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HONG KONG — After two years of searching for an ideal spot, De Beers has opened its first store here, a 2,200-square-foot unit located in the bustling Central district.
“We have been looking to open a store in Hong Kong for a while, considering what Hong Kong is to the luxury market, but we waited until we found the right location,” said Guy Leymarie, De Beers chief executive officer. “For us location is decisive — we would rather open later and have the right location rather than be in the wrong location.”
The store is situated in the city’s premiere luxury shopping mall, The Landmark, with neighbors that include competitors Tiffany & Co. and Dickson Watch & Jewellery (which sells such brands as Rolex, Bulgari and Chopard) as well as the Christian Dior, Valentino and Harvey Nichols flagships. While the new De Beers store also enjoys a ground-level location and can boast of excellent frontage on Des Vouex Road, the only thing it doesn’t have is direct access into the pedestrian-filled mall.
“We would have been pleased if there were a location inside the mall, but the visibility is great here and we think we’re going to be very successful. We are very pleased with the location,” said Leymarie.
The store is operated as a franchise by Lane Crawford Joyce Group, which will open a second De Beers store in the shopping district Tsim Sha Tsui later this year, as well as a store in Macau, slated to open in a few months at one of the major hotel-casino developments. A spokesman for LCJG said the three shops will serve as an initial step toward entering the Mainland China market.
“We will open in China in the future,” said Leymarie, “But for now we put the priority on Hong Kong.”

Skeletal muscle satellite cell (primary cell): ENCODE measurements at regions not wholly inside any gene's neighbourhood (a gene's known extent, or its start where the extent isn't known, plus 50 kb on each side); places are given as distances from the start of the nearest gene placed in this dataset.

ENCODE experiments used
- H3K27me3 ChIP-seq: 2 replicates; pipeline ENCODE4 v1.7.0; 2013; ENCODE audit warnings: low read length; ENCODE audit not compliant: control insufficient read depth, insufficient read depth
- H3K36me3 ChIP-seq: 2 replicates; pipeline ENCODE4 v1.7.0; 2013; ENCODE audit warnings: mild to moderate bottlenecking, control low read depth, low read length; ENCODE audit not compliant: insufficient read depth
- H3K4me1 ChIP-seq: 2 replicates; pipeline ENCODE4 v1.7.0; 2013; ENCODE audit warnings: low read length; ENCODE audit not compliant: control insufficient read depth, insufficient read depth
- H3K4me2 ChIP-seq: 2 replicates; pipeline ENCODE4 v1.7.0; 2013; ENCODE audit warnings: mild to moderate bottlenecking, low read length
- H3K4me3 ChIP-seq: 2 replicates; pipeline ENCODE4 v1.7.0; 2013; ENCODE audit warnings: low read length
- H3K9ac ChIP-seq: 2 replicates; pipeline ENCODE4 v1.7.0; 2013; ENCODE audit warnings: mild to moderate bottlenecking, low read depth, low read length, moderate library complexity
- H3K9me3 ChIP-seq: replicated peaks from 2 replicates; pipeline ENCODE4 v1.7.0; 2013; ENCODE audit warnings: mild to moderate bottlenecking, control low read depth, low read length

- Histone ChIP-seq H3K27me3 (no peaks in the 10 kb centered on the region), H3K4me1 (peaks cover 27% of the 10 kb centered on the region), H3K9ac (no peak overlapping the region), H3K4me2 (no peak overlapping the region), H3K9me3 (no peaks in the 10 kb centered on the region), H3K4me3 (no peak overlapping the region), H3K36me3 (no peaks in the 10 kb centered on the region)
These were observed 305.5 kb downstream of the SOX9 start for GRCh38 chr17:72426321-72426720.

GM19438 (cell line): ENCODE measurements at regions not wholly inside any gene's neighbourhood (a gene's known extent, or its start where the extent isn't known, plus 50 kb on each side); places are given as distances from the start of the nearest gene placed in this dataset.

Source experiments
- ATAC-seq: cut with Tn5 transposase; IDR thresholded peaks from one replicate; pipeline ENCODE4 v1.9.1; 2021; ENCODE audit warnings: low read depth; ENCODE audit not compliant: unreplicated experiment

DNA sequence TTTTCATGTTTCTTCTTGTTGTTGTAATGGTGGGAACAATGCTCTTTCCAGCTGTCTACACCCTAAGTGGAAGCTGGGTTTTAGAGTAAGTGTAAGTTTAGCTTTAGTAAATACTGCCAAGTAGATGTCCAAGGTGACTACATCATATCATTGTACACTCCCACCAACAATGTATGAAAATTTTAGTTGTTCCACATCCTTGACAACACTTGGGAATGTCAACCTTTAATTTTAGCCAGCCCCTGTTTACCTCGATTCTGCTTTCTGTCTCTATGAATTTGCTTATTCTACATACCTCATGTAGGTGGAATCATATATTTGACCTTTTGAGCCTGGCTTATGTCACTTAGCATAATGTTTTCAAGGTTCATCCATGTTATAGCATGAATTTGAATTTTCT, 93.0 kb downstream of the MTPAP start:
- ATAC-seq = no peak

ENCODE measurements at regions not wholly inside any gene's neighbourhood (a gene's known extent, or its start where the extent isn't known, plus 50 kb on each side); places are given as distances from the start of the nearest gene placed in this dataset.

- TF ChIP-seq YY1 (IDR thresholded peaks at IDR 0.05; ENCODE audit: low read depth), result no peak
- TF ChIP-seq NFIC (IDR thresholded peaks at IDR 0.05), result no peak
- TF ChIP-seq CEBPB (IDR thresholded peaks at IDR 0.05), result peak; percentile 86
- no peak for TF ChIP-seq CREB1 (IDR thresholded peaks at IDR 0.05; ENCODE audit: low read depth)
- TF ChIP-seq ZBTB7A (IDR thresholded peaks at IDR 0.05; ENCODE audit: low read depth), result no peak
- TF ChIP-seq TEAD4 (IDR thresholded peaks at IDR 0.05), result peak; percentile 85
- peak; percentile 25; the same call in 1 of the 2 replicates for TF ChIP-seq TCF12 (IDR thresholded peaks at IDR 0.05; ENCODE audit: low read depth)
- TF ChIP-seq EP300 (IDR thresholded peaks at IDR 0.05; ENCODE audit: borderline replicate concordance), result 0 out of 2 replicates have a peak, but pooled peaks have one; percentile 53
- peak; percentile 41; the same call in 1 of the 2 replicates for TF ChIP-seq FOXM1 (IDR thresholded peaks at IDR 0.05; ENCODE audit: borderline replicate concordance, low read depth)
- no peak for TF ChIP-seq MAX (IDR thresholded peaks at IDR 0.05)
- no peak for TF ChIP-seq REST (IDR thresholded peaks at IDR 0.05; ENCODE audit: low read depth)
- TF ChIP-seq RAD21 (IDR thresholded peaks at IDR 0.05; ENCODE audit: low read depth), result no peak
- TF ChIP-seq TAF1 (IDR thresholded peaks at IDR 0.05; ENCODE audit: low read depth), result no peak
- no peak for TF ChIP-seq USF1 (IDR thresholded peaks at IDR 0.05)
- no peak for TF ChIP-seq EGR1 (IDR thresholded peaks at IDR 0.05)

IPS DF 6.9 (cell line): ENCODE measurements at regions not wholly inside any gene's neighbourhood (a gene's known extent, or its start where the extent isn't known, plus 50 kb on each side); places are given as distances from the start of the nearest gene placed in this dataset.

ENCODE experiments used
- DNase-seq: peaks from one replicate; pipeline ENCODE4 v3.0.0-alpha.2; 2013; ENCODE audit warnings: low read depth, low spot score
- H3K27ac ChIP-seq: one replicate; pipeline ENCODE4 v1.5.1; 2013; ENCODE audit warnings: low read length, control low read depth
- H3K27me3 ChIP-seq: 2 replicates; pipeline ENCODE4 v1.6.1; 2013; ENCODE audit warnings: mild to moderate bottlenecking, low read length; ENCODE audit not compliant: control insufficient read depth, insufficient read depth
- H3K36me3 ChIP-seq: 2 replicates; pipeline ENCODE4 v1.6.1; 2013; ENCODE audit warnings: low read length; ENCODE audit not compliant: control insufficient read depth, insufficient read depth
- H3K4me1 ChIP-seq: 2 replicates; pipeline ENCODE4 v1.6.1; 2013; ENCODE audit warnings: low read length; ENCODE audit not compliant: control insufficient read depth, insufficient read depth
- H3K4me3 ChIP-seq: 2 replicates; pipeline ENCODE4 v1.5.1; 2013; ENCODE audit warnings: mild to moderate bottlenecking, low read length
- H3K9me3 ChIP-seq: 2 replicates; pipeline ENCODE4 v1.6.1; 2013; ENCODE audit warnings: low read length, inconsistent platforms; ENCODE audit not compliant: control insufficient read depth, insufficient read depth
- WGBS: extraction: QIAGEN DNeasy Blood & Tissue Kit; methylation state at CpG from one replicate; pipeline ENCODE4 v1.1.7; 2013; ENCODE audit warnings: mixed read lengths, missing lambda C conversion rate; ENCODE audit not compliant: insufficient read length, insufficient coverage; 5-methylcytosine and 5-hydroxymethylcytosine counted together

Leymarie declined to provide a sales projection for the store, but remarked, “We are looking for substantial sales. [We expect] Hong Kong to be in our top five stores in the world.”
Currently, De Beers has 23 stores, with plans to expand to 49 by the end of this year. Leymarie said the company, which has only had a retail arm since 2002, is rolling out stores across the globe, including adding two more units to Taipei, Taiwan, more stores in Russia and additional locations in Europe and the U.S. (including shops in San Francisco, Atlanta, Dallas and Naples, Fla.).
“We are going to be in all of the prime locations. These are all the places to be,” said Leymaire, who added that, so far, the company has not been affected by the U.S. economic downturn. “Frankly, to date, we haven’t observed [any impact]. It doesn’t mean we won’t observe it, but for the time being we are quite lucky. We are doing big business in Houston and in Washington — and New York is doing amazingly well. I think this is also because there are a lot of tourists shopping in New York due to the attractive dollar,” said Leymarie.
As for Hong Kong, long a major market for luxury brand jewelry, Leymarie thinks the city’s sophisticated customers will be eager to add De Beers pieces to their collections. “We currently sell only diamonds — priced from $500 to several million U.S. dollars — and we believe Hong Kong is a place where such purchases happen,” he said. “Here you have a very knowledgeable clientele who knows about jewelry and who knows about diamonds, and who can afford to buy.”
The store features a product mix that is 50 percent high jewelry and 50 percent “accessible.” Zurich-based architect Christophe Carpente, who creates the interiors for all of De Beers stores worldwide, designed the store. To facilitate “side-by-side” selling, the loose stones, watches and jewelry are displayed in cases that can be approached from all sides. The layout has an open plan, and modern touches — like etched glass and sleek black display forms — but also features two VIP rooms for private viewing. While the use of mahogany and a deep palette are De Beers’ signature style, the dramatic red-black lacquer walls in the back of the shop are a nod to China. “We have used this rouge-noir lacquer in all of the shops, but here it’s more evident, it gives a more Chinese flavor,” said Leymarie.